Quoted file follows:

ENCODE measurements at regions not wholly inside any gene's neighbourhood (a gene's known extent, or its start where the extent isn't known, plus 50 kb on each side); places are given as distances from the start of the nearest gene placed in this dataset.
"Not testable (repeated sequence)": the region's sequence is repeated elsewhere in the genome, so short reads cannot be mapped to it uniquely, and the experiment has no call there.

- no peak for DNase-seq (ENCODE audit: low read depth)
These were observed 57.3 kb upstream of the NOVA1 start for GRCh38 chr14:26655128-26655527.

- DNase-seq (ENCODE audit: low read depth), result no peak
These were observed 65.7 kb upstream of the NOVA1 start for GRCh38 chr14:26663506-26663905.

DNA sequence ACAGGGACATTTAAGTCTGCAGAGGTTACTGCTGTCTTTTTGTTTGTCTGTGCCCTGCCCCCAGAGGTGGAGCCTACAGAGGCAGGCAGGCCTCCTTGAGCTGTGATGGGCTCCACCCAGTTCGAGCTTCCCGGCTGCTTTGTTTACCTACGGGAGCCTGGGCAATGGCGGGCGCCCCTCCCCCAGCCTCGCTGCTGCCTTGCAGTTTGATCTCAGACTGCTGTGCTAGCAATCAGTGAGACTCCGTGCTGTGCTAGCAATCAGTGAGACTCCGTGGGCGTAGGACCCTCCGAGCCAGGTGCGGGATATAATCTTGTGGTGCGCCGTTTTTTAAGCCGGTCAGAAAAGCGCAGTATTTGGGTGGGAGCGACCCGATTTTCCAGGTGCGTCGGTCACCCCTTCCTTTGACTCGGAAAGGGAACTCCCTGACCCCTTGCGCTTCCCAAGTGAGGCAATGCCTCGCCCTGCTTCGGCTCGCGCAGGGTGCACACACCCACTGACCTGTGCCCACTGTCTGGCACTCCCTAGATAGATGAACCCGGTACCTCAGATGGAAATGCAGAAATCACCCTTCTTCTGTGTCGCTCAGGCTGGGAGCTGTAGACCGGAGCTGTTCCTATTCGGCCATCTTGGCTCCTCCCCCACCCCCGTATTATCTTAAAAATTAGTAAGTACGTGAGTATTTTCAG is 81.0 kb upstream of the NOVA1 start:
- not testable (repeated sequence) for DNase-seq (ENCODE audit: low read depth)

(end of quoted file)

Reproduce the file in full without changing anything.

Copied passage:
ENCODE measurements at regions not wholly inside any gene's neighbourhood (a gene's known extent, or its start where the extent isn't known, plus 50 kb on each side); places are given as distances from the start of the nearest gene placed in this dataset.
"Not testable (repeated sequence)": the region's sequence is repeated elsewhere in the genome, so short reads cannot be mapped to it uniquely, and the experiment has no call there.

- no peak for DNase-seq (ENCODE audit: low read depth)
These were observed 57.3 kb upstream of the NOVA1 start for GRCh38 chr14:26655128-26655527.

- DNase-seq (ENCODE audit: low read depth), result no peak
These were observed 65.7 kb upstream of the NOVA1 start for GRCh38 chr14:26663506-26663905.

DNA sequence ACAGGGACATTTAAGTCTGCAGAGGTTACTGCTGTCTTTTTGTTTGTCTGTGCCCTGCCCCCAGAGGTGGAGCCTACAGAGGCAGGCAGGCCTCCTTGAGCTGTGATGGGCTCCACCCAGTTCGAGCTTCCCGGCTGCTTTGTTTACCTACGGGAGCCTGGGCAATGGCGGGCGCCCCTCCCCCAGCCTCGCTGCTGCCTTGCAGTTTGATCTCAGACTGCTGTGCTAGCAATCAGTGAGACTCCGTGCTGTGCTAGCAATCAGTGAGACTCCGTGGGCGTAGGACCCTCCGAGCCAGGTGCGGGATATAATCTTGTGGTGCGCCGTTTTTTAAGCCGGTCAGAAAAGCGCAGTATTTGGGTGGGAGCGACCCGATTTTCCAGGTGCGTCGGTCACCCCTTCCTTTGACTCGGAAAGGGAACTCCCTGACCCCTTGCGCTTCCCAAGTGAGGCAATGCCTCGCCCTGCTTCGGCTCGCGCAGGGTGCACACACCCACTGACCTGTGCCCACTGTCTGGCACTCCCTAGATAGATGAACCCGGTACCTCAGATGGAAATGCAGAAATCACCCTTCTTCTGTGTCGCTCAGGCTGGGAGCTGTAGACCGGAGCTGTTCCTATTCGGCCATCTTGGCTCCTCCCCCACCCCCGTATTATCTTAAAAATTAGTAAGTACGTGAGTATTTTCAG is 81.0 kb upstream of the NOVA1 start:
- not testable (repeated sequence) for DNase-seq (ENCODE audit: low read depth)